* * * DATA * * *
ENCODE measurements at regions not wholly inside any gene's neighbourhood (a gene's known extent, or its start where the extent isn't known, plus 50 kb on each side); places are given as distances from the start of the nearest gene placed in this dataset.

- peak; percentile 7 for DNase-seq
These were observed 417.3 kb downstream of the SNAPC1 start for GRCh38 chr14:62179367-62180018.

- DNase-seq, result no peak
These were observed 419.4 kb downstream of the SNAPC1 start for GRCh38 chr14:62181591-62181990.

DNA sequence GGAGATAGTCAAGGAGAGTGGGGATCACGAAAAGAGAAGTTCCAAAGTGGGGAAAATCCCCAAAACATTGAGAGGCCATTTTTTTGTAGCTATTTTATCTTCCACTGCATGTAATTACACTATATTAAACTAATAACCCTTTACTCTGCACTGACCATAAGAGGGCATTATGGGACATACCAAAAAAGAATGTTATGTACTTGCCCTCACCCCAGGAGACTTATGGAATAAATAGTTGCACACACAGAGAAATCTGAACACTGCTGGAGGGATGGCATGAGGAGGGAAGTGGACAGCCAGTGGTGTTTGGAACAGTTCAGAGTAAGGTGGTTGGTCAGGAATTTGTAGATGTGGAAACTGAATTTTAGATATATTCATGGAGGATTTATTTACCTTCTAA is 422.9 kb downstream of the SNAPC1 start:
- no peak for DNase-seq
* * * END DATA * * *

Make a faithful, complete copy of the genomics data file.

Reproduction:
ENCODE measurements at regions not wholly inside any gene's neighbourhood (a gene's known extent, or its start where the extent isn't known, plus 50 kb on each side); places are given as distances from the start of the nearest gene placed in this dataset.

- peak; percentile 7 for DNase-seq
These were observed 417.3 kb downstream of the SNAPC1 start for GRCh38 chr14:62179367-62180018.

- DNase-seq, result no peak
These were observed 419.4 kb downstream of the SNAPC1 start for GRCh38 chr14:62181591-62181990.

DNA sequence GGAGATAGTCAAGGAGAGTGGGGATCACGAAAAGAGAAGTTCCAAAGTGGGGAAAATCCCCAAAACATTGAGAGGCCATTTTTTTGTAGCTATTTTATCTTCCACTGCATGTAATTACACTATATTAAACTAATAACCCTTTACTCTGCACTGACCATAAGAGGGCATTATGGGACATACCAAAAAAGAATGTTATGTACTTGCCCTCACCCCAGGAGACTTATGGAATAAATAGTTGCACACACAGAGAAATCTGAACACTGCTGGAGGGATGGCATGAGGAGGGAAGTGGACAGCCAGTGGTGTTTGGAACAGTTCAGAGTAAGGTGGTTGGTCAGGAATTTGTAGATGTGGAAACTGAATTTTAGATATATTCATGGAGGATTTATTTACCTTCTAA is 422.9 kb downstream of the SNAPC1 start:
- no peak for DNase-seq